Wednesday, August 10, 2011

Wisconsin - The Face of Democracy: Recall Elections

Democracy at Work

Democracy is a form of government in which all eligible people have an equal say in the decisions that affect their lives. Ideally, this includes equal (and more or less direct) participation in the proposal, development and passage of legislation into law.

Scott Walker marched into the Wisconsin Capitol on January 3, 2011 with an anti-Wisconsin agenda - dismantle the unions, abolish women's rights and put the state of Wisconsin on a path backwards. Swept into office on the Republican wave, Walker was said to be a moderate republican, who would reduce taxes, cut spending, create jobs and grow the Wisconsin economy. This all sounded great to the voters of Wisconsin, so they elected him Governor with 52% of the vote. Unfortunately, voters were unaware of Walker's plan to balance the budget on the backs of government employees with the exception of law enforcement personal and firefighters. With control of Republican State Senate and legislative maneuvers Scott Walker was able to pass his anti-union bill and sign it into law on March 11.

The people of Wisconsin did not sit around and accept the bad cards they were dealt, they galvanized and took democracy into their hands. Using the Wisconsin Constitution, the put into play a series of unprecedented recall elections. Since 1908, only 20 recorded state legislative recall elections have taken place.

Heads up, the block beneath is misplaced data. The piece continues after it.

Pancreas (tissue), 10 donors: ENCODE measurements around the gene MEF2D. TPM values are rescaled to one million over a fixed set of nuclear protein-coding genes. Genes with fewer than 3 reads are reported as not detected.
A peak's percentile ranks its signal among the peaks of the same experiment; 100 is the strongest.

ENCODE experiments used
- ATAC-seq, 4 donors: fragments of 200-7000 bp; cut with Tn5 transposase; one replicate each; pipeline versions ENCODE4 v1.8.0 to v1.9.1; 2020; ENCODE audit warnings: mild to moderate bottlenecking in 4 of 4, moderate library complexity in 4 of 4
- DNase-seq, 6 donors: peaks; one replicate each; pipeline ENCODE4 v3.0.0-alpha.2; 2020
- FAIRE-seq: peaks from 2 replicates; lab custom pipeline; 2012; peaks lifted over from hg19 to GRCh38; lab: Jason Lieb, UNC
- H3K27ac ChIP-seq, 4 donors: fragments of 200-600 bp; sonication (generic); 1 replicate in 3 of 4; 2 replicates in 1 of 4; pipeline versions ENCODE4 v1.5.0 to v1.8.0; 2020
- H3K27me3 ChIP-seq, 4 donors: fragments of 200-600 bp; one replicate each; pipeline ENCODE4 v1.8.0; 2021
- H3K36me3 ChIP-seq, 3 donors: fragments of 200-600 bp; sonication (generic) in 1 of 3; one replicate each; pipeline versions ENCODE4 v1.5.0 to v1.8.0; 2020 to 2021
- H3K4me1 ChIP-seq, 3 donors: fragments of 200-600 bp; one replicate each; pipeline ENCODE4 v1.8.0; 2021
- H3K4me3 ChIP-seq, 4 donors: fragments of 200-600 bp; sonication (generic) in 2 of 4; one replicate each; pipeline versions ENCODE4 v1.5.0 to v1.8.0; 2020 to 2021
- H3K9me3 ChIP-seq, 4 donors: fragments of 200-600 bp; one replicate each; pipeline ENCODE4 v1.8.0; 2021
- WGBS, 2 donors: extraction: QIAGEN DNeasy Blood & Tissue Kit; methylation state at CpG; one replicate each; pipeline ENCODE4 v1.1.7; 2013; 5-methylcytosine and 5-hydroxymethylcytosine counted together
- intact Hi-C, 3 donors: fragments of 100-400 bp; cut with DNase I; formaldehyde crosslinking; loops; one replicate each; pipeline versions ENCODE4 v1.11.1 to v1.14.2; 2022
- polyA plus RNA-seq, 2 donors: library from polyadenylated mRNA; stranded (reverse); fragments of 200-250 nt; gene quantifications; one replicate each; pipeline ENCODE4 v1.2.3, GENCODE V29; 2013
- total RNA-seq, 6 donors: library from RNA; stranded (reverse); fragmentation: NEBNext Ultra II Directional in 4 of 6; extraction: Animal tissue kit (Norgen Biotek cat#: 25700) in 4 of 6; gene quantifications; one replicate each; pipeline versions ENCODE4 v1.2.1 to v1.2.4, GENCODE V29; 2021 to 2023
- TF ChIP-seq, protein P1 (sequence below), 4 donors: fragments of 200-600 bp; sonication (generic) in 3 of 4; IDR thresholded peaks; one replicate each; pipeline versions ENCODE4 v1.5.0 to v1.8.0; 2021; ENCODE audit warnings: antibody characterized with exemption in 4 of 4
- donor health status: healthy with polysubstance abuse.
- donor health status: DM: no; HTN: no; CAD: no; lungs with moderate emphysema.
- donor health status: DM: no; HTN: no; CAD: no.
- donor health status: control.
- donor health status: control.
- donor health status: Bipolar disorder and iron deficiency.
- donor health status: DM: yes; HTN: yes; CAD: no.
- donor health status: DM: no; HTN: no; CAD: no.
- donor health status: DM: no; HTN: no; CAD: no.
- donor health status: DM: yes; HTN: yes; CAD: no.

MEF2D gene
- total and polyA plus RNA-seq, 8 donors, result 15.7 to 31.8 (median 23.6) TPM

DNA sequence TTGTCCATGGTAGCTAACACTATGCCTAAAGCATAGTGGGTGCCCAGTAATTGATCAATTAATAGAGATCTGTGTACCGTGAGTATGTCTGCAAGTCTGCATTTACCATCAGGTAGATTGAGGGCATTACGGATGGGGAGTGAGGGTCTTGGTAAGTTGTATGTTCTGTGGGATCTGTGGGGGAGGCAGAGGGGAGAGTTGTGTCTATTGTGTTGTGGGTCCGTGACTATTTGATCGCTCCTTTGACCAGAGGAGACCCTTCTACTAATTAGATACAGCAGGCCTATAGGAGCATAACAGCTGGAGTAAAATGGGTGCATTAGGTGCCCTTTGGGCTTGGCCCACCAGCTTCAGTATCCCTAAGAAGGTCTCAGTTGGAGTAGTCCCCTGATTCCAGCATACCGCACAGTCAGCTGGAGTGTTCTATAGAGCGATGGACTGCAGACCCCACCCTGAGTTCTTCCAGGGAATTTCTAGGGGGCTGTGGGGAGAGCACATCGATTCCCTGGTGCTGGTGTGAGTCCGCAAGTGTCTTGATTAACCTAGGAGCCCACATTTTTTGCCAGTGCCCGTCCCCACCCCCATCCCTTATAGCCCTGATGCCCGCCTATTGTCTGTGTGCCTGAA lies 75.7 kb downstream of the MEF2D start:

Recall Races

(District 2)
(R) Robert Cowles vs. (D) Nancy Nusbaum

(District 8)
(R) Alberta Darling vs. (D) Sandy Pasch

(District 10)
(R) Sheila Harsdorf vs. (D) Shelly Moore

(District 14)
(R) Luther Olsen vs. (D) Fred Clark

(District 18)
(R) Randy Hopper vs. (D) Jessica King

(District 32)
(R) Dan Kapanke vs. (D) Jennifer Shilling


Republicans held onto control of the Wisconsin Senate on Tuesday, beating back four Democratic challengers in a recall election despite an intense political backlash against GOP support for Gov. Scott Walker's effort to curb public employees' union rights.

Fueled by millions of dollars from national labor groups, the attempt to remove GOP incumbents served as both a referendum on Walker's conservative revolution and could provide a new gauge of the public mood less than a year after Republicans made sweeping gains in this state and many others.

Even though the Democrats failed to capture the majority in the State Senate through these recalls, I think they set the tone for 2012 and have given Americans a bigger picture - democracy at work. I don't see this as a loss. This is a sign of bigger things to come and more work to be done.

Did Citizens United play any role in the outcome of the recall elections?
Do yesterdays recall elections set the tone for 2012?
Did Democrats loose the War or did they win the Battle?
Will the recall elections impact the likelihood of Scott Walker being recalled in January 2012?

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